Can a technical service really be 100% reliable?

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Can a technical service really be 100% reliable? In this blog post, Richard Develyn, CloudTrade CTO, with a nod to Heisenberg, looks at what is meant by 100% accuracy in the world of computers. He discusses the shortcomings of OCR technology, and describes how CloudTrade has devised a systematic methodology to reach the goal of offering a service that is 100% accurate.

How is it that one can claim to offer a service which is 100% accurate? One hundred per cent seems too absolute; too certain; too devoid of margin of error. Nothing is 100% accurate after all, is it?

Perhaps you think it isn’t because you’ve heard of something called Heisenberg’s Uncertainty Principle. Even if you don’t exactly know what that is, the fact that it has the word “uncertainty” in the middle of it and is clearly written by a very clever German physicist probably suggests to you that no one should ever make the claim of being 100% certain about anything.

Well, ok, but Heisenberg’s Uncertainty Principle applies at the quantum level, and if it’s going to affect anything it’ll probably kick in when processors become so small that computers start to become “quantumly” unreliable (unless, of course, quantum computers somehow or another prevent it).

But I doubt you came to this blog to read about quantum computers.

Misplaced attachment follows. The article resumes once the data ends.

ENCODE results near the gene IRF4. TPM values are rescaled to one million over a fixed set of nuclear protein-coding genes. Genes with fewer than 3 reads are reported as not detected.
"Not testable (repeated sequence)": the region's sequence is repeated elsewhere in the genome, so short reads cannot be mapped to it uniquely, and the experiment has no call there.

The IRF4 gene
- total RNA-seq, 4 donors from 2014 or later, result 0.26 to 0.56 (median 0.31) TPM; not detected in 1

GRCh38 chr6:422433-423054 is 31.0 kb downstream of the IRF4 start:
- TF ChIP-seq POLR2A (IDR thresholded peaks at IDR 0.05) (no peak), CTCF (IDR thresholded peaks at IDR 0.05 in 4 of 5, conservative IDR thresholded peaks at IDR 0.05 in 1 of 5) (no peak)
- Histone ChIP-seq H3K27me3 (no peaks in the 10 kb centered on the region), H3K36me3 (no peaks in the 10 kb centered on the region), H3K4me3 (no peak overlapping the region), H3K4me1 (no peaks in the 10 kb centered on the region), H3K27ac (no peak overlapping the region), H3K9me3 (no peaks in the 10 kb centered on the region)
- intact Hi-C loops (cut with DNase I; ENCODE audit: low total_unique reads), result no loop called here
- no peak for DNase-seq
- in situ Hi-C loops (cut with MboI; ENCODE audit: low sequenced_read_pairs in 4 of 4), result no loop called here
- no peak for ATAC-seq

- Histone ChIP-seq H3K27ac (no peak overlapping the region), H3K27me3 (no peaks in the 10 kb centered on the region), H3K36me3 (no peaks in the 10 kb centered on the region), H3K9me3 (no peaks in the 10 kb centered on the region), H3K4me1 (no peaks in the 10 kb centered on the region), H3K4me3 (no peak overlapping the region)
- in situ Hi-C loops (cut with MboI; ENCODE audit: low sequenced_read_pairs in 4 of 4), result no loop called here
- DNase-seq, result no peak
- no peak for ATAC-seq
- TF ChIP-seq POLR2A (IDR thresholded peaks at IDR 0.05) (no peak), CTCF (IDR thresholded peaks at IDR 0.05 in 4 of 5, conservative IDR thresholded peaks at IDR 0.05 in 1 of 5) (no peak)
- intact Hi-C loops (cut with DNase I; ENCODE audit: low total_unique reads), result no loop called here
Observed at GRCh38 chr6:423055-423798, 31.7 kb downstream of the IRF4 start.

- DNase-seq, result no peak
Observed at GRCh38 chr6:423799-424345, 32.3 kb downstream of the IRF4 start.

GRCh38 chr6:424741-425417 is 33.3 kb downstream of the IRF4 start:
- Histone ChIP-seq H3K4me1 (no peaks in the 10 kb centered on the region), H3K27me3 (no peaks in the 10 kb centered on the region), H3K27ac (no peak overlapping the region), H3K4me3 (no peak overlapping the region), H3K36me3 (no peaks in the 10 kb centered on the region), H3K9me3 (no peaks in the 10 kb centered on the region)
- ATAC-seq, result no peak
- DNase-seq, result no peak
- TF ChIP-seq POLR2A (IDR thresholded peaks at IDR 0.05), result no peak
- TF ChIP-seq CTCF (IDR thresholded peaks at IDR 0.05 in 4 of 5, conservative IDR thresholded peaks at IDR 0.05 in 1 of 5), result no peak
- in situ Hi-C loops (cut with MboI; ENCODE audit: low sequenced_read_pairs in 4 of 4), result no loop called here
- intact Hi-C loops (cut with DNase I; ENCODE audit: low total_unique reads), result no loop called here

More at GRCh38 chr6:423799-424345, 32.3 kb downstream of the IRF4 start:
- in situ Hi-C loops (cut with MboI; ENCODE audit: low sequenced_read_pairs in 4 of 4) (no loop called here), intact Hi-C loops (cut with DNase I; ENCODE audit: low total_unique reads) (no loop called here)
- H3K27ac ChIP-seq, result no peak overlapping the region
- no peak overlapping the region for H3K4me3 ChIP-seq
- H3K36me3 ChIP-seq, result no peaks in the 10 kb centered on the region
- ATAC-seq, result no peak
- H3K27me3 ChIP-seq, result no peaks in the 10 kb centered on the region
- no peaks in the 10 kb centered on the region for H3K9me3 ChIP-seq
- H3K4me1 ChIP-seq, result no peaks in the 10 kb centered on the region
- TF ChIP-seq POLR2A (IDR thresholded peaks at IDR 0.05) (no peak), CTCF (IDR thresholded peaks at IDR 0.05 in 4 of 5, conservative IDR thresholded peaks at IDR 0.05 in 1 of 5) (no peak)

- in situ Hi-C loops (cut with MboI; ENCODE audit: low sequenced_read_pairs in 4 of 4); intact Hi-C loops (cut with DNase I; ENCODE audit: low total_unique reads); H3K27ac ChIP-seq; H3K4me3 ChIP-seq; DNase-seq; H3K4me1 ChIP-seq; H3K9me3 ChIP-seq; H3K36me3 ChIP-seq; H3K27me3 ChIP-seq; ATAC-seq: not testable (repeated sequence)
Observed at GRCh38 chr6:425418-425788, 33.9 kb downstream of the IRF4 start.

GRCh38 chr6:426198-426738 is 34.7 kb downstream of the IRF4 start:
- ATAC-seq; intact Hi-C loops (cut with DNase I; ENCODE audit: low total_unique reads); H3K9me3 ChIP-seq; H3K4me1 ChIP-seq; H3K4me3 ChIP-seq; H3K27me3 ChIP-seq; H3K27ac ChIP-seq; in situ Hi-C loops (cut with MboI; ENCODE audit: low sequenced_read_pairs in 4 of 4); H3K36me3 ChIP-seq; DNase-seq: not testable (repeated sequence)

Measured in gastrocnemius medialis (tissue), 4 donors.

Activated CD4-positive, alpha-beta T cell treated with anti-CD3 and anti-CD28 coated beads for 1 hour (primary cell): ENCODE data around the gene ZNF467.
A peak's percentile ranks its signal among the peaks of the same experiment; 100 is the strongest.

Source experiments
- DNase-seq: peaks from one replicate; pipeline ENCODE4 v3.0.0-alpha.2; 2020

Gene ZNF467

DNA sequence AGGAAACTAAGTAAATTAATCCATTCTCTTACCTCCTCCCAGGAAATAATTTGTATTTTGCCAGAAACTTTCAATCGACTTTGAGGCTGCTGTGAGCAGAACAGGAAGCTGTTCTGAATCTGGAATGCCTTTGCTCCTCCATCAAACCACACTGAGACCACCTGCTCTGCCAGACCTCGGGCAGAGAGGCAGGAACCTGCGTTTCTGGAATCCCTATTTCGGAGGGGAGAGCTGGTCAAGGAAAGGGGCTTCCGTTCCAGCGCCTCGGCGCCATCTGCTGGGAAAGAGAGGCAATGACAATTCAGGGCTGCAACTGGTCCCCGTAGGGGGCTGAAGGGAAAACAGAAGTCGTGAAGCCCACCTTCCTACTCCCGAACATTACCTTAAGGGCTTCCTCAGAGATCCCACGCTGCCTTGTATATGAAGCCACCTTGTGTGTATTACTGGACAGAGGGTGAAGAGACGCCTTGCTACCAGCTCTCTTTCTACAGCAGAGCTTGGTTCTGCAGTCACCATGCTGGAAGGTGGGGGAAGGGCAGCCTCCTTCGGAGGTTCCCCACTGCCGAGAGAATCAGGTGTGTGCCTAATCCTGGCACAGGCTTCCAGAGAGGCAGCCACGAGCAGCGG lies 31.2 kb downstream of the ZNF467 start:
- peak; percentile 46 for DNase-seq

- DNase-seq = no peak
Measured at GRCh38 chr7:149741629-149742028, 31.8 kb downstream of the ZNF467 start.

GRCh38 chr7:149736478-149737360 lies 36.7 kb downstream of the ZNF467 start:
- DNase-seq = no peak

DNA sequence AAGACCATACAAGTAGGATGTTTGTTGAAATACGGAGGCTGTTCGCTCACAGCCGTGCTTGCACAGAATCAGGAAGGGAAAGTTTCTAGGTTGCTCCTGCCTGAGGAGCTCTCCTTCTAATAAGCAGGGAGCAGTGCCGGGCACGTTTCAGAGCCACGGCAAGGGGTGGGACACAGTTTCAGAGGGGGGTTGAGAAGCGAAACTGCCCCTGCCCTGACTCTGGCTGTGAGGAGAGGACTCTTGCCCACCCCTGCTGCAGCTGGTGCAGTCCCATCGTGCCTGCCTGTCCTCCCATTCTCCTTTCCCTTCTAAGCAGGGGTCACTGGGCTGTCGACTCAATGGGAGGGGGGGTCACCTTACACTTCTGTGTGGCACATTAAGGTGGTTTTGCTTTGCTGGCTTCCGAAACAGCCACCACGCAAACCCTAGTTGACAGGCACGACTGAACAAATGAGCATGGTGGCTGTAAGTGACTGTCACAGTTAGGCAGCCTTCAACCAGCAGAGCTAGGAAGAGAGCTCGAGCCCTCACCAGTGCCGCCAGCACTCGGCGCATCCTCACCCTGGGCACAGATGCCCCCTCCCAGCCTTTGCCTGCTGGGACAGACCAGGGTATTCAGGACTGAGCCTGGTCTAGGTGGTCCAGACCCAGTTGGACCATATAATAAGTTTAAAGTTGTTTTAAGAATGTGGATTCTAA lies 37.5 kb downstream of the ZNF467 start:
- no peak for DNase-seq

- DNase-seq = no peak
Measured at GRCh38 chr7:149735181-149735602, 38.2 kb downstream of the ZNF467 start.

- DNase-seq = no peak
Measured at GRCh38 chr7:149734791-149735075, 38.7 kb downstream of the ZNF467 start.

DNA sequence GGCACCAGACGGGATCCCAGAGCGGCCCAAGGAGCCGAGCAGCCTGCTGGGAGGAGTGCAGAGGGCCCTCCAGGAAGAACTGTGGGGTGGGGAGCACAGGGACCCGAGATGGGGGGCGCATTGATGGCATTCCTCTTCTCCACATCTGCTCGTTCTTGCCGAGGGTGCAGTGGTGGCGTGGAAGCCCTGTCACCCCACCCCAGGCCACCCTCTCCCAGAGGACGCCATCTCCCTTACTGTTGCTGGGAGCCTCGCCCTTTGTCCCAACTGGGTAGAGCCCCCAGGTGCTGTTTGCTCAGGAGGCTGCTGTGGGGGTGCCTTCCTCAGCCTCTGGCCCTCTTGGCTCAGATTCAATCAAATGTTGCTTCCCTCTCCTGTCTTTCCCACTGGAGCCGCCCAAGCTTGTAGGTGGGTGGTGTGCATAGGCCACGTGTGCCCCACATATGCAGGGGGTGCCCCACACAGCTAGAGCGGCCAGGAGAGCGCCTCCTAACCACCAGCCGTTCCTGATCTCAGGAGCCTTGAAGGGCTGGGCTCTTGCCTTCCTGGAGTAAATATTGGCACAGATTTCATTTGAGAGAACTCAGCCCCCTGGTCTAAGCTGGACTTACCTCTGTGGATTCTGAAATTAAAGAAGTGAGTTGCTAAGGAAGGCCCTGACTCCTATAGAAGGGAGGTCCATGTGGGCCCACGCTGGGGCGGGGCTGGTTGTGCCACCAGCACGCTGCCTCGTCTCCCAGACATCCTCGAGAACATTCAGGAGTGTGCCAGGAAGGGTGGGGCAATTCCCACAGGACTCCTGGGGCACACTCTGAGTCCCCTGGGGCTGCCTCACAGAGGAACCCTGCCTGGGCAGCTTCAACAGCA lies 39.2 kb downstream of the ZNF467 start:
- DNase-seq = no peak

Are computers really 100% accurate?

Normal computers are, in fact, 100% reliable, in much the same way that gravity is 100% reliable. The last time that we witnessed a mistake being made with a computer processor was in 1994 with the now infamous (if you happen to move in those circles) Pentium FDIV floating point hardware bug that apparently resulted in 1 in every 9 billion floating point divisions coming out with the wrong answer. That might not seem too terrible, but it was a pretty serious problem at the time, causing Intel to recall the chip at the cost of just under half a billion dollars, which would be three quarters of a billion dollars in today’s money.

You can’t really blame the Pentium FDIV processor for the mistake, though. The poor bit of silicone was only doing what it was told. The problem happened because human engineers made a mistake when they built it. This hasn’t happened since, not because human engineers no longer make mistakes, but because human engineers have improved the way in which they test for and correct the mistakes that they make.

How can unreliable people build reliable systems?

The reason people are sceptical about a claim for 100% accuracy is that they imagine that everything must map down to some sort of human process in the end, and human beings are notoriously not 100% reliable. The people who produce computer processors, however, seemed to have bucked that trend.

About ten years earlier, in the world of software, Donald Knuth, an eminent computer scientist, offered a reward of $2.56, doubling every year, to anyone who could find a bug in his very sophisticated typesetting application that he’d written called Tex. There were bugs found at first, admittedly, and Knuth duly paid out, but even though the software continues to have widespread use to this day no one has reported a new bug in it for about the last 12 years.

So, it would seem that it’s possible to produce 100% reliable software as well as 100% reliable hardware. Plenty of software is, actually. Sure, plenty isn’t, but the majority of the stuff that controls the critical aspects of our lives is 100% reliable. We’d soon know if it wasn’t. It might not be 100% reliable when it first comes out but, rather like Donald Knuth’s Tex program, it gets to 100% accuracy with a bit of time and effort.